Small but mighty micro turbines crank out clean energy
Unique Denver Water partnership generates power from a canal’s untapped resource.
Nestled against the foothills of the Rocky Mountains west of Denver sits an old concrete canal that’s been delivering water to the metro area since the 1930s.
Fast forward to 2022, and the South Boulder Canal is still performing its regular job for Denver Water.
But the canal has now taken on the added role of generating hydropower, with four small turbines spinning inside the concrete waterway and producing electricity. The turbines were connected to the local energy grid in mid-July.
“Denver Water has been producing hydropower at our dams for decades, but this is the first time we’ve generated power from one of our canals,” said Ian Oliver, source of supply director at Denver Water whose team operates the utility’s dams, reservoirs and canals.
The innovative hydropower project began in 2017 when Denver Water teamed up with Emrgy Inc., an Atlanta-based company that specializes in creating clean, sustainable energy using the flow of water through existing infrastructure.
The South Boulder Canal is part of Denver Water’s northern delivery system, which brings water from Colorado’s West Slope to the Front Range. The 8-mile canal starts near Eldorado Canyon and ends at Ralston Reservoir north of Golden.
Denver Water typically runs water through the canal about nine months a year, with flows ranging between 50 and 300 cubic feet per second depending on time of the year and water demands in the city.
“Sustainability is part of our mission at Denver Water, so when we met the team at Emrgy and they told us about their turbines for low head applications, we knew it was something we wanted to pursue further,” Oliver said.
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In 2017, Emrgy placed an initial array of turbines in the canal as part of a pilot project.
Since that time, the company has continued to innovate its design and installed four new turbines in June. The new turbines are easier to lift, handle and connect to the utility grid through the same inverters used in the solar power industry. The turbines are located at the end of the canal just before it reaches Ralston Reservoir.
The turbines look somewhat like mixers you’d see in the kitchen to stir cake batter — just a lot bigger, stronger and more advanced.
As the moving water in the canal flows past the turbines, the blades spin and produce mechanical energy, which is then converted into electrical energy. The electrical energy is then fed to a power conversion system next to the canal and delivered to the local power company’s energy grid.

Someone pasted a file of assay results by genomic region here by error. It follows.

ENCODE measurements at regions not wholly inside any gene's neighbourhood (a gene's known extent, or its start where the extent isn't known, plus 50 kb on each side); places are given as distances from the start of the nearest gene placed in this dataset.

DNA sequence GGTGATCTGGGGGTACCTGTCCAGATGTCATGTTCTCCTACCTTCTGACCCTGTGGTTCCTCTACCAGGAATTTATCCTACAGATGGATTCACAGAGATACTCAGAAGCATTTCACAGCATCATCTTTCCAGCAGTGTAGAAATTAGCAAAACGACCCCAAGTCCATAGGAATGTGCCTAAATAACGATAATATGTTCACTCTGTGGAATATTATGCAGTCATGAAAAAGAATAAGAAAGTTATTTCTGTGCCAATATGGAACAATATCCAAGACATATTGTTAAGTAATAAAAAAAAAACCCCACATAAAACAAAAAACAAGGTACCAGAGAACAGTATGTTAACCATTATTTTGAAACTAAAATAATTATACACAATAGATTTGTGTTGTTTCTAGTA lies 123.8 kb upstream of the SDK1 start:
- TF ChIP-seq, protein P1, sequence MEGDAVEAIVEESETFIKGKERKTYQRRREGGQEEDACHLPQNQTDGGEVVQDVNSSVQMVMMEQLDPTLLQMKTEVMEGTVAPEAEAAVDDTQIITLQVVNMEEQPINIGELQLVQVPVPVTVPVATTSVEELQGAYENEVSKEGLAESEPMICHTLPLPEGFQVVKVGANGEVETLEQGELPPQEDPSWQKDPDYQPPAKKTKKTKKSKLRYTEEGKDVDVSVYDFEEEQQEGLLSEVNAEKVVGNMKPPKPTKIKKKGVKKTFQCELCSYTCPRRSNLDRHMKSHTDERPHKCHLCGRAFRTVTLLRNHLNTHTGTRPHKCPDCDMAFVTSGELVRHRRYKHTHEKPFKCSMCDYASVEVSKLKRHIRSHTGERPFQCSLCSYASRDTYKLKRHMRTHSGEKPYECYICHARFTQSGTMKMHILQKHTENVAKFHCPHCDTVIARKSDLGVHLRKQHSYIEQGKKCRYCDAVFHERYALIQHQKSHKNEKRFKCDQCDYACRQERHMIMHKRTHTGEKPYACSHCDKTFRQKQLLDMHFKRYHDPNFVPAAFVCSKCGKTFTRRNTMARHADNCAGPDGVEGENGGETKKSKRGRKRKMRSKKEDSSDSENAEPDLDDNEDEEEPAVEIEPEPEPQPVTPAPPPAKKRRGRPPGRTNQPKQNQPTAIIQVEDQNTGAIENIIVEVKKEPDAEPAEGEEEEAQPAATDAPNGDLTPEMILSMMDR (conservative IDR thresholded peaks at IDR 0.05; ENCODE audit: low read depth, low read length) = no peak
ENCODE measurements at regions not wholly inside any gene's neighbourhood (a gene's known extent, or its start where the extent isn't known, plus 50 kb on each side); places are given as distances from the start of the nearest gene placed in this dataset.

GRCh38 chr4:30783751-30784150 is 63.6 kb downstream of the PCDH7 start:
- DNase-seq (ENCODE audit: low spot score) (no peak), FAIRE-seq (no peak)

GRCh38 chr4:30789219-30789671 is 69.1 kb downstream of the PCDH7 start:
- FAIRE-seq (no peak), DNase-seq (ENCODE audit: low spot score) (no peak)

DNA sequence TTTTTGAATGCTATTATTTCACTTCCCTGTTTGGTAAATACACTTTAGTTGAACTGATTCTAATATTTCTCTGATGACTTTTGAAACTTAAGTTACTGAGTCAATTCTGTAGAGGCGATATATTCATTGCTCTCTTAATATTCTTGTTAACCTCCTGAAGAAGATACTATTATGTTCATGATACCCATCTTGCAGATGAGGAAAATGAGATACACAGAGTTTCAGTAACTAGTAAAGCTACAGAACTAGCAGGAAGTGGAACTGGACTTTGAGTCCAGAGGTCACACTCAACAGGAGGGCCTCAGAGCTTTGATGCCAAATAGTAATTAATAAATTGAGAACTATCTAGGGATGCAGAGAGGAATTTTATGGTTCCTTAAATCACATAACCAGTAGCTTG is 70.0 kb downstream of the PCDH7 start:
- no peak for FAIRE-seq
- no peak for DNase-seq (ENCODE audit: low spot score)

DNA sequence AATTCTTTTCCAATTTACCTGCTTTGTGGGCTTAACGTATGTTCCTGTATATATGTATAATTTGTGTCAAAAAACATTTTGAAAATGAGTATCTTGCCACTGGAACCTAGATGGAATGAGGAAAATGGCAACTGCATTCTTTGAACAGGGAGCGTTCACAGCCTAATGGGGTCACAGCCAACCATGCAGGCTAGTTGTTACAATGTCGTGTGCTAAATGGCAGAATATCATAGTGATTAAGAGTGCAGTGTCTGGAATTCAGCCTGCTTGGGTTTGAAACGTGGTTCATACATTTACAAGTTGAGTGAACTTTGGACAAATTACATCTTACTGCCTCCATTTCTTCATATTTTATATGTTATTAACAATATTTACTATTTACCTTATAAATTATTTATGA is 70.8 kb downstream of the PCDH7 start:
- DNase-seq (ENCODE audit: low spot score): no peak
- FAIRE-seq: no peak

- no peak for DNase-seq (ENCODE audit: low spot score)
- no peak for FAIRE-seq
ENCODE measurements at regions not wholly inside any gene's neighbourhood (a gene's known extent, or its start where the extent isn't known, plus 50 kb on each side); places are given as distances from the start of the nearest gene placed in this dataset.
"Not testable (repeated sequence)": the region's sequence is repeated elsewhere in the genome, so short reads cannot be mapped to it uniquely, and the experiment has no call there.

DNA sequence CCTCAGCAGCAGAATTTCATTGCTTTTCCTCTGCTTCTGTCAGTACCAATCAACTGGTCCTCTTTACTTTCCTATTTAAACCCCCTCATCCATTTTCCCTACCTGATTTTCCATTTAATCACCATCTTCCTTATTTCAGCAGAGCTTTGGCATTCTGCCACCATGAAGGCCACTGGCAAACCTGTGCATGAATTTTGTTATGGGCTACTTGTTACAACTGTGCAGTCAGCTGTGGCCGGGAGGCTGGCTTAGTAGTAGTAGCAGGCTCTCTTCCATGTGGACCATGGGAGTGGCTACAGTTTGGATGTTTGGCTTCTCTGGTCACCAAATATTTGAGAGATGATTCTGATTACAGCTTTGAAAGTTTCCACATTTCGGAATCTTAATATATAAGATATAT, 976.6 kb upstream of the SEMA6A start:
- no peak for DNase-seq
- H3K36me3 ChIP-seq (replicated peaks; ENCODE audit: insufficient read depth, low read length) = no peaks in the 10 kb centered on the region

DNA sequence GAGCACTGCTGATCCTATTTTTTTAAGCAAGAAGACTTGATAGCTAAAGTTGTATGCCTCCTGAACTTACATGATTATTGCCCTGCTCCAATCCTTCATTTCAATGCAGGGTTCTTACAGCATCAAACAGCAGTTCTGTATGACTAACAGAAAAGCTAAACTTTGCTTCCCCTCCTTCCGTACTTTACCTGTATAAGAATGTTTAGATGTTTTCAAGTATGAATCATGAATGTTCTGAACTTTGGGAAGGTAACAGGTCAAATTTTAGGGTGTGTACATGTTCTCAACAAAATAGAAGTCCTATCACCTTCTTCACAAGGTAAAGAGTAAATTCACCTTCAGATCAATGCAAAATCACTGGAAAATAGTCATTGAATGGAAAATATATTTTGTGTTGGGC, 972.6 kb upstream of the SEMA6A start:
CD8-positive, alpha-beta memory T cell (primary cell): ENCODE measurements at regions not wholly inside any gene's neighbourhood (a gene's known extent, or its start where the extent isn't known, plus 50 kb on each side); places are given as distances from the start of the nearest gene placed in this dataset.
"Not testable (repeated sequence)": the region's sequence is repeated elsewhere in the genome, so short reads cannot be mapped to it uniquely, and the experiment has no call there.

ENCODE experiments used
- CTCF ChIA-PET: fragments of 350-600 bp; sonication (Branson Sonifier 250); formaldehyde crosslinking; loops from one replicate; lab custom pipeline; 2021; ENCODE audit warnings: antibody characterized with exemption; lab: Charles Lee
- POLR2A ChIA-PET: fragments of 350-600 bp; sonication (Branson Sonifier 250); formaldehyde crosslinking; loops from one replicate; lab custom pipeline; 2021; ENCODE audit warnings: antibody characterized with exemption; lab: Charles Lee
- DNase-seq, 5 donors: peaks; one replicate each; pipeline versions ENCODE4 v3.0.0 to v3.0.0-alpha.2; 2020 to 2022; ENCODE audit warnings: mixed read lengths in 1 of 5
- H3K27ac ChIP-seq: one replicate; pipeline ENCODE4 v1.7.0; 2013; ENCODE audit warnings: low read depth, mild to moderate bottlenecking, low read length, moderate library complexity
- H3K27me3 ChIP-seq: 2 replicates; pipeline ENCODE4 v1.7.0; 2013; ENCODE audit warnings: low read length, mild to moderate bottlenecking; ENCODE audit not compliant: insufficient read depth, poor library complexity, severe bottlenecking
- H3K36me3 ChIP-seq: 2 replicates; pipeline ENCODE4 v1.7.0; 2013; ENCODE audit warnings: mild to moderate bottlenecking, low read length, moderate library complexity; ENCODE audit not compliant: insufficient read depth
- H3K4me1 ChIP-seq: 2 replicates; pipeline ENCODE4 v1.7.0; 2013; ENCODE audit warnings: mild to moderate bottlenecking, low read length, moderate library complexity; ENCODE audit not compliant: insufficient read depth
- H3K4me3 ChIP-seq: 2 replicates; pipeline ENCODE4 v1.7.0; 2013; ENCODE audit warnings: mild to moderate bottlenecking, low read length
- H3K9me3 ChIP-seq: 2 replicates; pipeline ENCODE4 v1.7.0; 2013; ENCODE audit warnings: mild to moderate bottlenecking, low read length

“The process is unique in that it uses the kinetic energy of the flowing water and doesn’t require a large dam to build up pressure to create hydropower,” said Emily Morris, Emrgy’s CEO. “These turbines will work in any channel with moving water where energy can be extracted.”
Learn more about Denver Water’s sustainability efforts.
From the original pilot study, Emrgy refined the hydro system and made the assemblies more modular, so they are easier to deliver and install. The new design also made the turbines easier to remove for maintenance, according to Morris.
Another enhancement focused on the design of the concrete flume box assembly. The flumes include curves in the concrete structure that direct moving water to pass by the rotors more efficiently.
The new turbine system is also more “plug and play,” using the same onshore power electronics equipment used by the solar industry so it’s easier to connect to the power grid, according to Morris.
Morris said each turbine can produce anywhere from five to 25 kilowatts of instantaneous power depending on the speed and depth of the water in the canal. If running 365 days a year, that would be roughly enough to power around eight U.S. homes each year.
Denver Water’s role in letting Emrgy use the canal to refine the technology has been a win-win for both organizations. For Emrgy, the pilot program helped them develop their turbines and expand them to three other states in the U.S. and into three other countries.
For Denver Water, Oliver says putting water to work to generate electricity is part of the utility’s annual goal of being a “net-zero” organization in terms of the utility’s overall energy consumption. “Net-zero” status is when the utility produces as much electricity through its hydro and solar power units as it consumes through traditional forms of energy.
With the addition of the South Boulder turbines, Denver Water now has 13 hydropower units at its facilities. The hydro program generates an average of 61,000 megawatts of electricity annually.
“Denver Water’s interest in hydropower is really multifaceted,” Oliver said. “We generate hydropower to sell to the local power grid, which helps offset the consumption of electricity at our facilities, and, by doing so, we’re also helping to meet our own sustainability goals.”
Power generated by Emrgy’s South Boulder Canal turbines is distributed to the local power grid. Denver Water receives a credit for the hydropower on its utility bill, which helps offset energy consumption at the utility’s Northwater Treatment Plant and Ralston Reservoir.
Denver Water and Emrgy are now studying the feasibility of adding six more turbines to the canal in the future to create a larger array of power generation, similar to installing a series of solar panels.
Morris said small turbines in canals help produce clean energy at the local level.
“In order to achieve a truly carbon-free future, we're going to have to harness the power of the sun, the wind and the power of water,” Morris said.
“Water is one of the only controllable natural resources that we have, and I'm excited about the ability to harvest the natural energy here to improve our environment.”